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The easiest way to improve classroom air quality

04 April 2024

A WILTSHIRE school has recently trialled indoor air quality monitoring within its classrooms and the teaching team has been impressed with the results.

Shawcity was gifted five Air Quality Guardian indoor air quality (IAQ) monitoring units by manufacturer Analox, to be donated to a nearby organisation who could put them to good use in the community. The desktop units are designed to measure carbon dioxide (CO2), relative humidity and temperature in an occupied indoor area such as an office or classroom.

A local primary school situated close to busy roads in Swindon was the ideal recipient for the monitors. Located in the heart of the town centre, the school has three classes in each year with approximately 650 children enrolled in total, as well as an on-site nursery for children aged 2-4. The IAQ monitors were initially trialled across year 5 and 6 classes.

Anna Vernon, head of upper key stage 2 and one of the year 6 teachers said, “We were very grateful for the donated units. The team are keen to understand more about the air quality within our classrooms and, in particular, the concept of real-time carbon dioxide monitoring. The children also found the technology fascinating, as we discussed it together in class.

“Poor air quality in schools has been a national conversation for some time and obviously any school is keen to provide the best possible conditions for learning, especially in primary schools where pupils are based in the same room for the majority of each day. 

“The Air Quality Guardian unit is small and discreet. Because it is ‘plug and play’ technology, it was also very quick and simple to install in the classroom. The data on the screen and the traffic light indicator lights are easy to read and it was immediately evident how frequently the carbon dioxide levels can change from green to amber or even red; more than I would have expected. 

“In terms of practical use, the only challenge was the audible alarm on the monitor. Obviously, that noise would create a distraction in the classroom if it sounded. 

“However, I was able to easily adjust the standard setting to turn the audible alarm off, so now it works brilliantly. Thanks to the visual traffic light system, I can easily see at a glance when to ventilate the room and I can open windows without interrupting the flow of the lesson. 

“It’s reassuring to know that we are definitely improving the indoor air quality by taking these simple steps, even in an older building in a town centre location. It’s also useful to be able to see the temperature and humidity in the classroom, which is another indicator of comfort. These units would be useful in other parts of the school too, such as the administration offices.”  

Neil O’Regan, managing director of Shawcity commented, “We were delighted to share this technology with a fantastic local school and help them to manage their indoor air environment. IAQ has taken on an increased significance in recent years, especially in the wake of COVID. The benefits of installing a simple, cost-effective unit such as this include increased productivity, reduced fatigue and improved health benefits and even a stronger immune system – all due to better ventilation.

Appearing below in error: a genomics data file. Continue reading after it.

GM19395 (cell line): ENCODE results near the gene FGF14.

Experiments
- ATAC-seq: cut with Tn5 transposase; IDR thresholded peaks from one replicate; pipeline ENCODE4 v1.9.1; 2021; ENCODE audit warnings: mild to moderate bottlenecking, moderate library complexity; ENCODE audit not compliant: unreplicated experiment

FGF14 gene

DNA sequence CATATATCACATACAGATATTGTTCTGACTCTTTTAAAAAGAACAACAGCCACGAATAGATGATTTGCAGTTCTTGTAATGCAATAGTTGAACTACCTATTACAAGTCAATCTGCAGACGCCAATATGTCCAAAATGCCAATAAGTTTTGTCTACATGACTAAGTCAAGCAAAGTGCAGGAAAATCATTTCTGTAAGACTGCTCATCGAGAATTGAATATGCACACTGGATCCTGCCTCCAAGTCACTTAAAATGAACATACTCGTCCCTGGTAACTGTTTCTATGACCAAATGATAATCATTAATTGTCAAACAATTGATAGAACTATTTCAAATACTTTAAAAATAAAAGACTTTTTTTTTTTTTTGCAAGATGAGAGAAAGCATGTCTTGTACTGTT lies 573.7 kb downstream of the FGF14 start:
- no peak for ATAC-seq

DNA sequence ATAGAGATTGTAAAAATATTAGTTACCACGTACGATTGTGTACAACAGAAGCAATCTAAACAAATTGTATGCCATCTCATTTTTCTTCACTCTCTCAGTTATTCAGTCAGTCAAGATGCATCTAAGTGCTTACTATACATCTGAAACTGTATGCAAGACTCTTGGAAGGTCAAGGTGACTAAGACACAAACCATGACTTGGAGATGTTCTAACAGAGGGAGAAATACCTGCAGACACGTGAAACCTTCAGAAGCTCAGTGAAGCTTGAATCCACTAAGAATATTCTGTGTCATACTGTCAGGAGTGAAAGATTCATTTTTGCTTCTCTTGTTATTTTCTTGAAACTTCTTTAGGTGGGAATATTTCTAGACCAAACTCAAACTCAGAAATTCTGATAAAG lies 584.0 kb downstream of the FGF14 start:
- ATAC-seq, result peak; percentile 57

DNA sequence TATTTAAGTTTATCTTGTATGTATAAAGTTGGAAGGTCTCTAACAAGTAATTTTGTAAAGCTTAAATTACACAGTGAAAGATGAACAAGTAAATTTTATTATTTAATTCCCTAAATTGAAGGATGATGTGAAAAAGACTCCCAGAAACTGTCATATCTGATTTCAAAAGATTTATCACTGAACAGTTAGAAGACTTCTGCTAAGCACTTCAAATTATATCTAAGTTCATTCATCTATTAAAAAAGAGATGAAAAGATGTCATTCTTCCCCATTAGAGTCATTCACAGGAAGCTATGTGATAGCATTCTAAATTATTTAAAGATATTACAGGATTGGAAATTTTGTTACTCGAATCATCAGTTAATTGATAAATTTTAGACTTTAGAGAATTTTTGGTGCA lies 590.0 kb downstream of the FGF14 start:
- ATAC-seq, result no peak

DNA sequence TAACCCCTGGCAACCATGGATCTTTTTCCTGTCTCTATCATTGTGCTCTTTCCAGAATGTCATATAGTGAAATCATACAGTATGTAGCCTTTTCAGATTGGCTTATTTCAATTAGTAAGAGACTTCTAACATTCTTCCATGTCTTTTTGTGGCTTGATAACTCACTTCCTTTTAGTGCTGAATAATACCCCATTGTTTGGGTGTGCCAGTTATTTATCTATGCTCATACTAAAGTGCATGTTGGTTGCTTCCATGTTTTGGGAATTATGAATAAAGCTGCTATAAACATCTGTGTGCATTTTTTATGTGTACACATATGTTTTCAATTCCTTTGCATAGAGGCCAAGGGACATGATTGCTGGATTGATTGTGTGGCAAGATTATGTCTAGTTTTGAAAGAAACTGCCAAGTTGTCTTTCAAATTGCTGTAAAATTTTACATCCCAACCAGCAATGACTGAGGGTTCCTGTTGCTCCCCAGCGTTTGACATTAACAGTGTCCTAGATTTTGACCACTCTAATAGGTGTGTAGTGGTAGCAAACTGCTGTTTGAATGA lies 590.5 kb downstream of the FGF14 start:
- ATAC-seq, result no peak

“Monitoring CO2 levels can also help with energy-efficiency. An occupied area with good ventilation will have levels of around 400-800ppm (parts per million) CO2. With any readings above this, you know you should ventilate the area. Readings below this indicate you may be over-ventilating and wasting energy. It’s easy to see why all of these benefits would be particularly relevant in an academic environment.” 

Health & Safety Executive (HSE) guidance in the UK recommends the use of CO2 monitors to identify areas with poor ventilation and states that the most appropriate to use are non-dispersive infrared (NDIR). As this type of unit is portable, it’s easy to set them up in the correct location for any occupied indoor space. 

Monitors should be situated at head height, away from windows doors or any other air supply openings. They should also be positioned at least 50cm away from any individual, as exhaled breath contains CO2 and will give misleadingly high readings.

The Air Quality Guardian is a portable NDIR CO2 monitor, available to buy for under £70 per unit. Features include real-time measurements, simple navigation, wall-mountable or desktop, configurable audible and visual alarms, power and charge via USB and 8-hour battery back-up as standard.

Positioned either desktop or wall-mounted, the Air Quality Guardian is suitable for many applications, including: 

  • Schools, colleges and universities
  • HVAC
  • Office and meeting rooms
  • Conferences and exhibitions
  • Hospitals and nursing homes
  • Gyms, leisure centre and exercise studios
  • Laboratories
  • Plant nurseries
  • Restaurants, fast food outlets and bars
  • Theatres and cinemas
  • Places of worship
  • Hotels
  • Cruise ships and ferries
  • Houses and apartments.

For more information, visit www.shawcity.co.uk.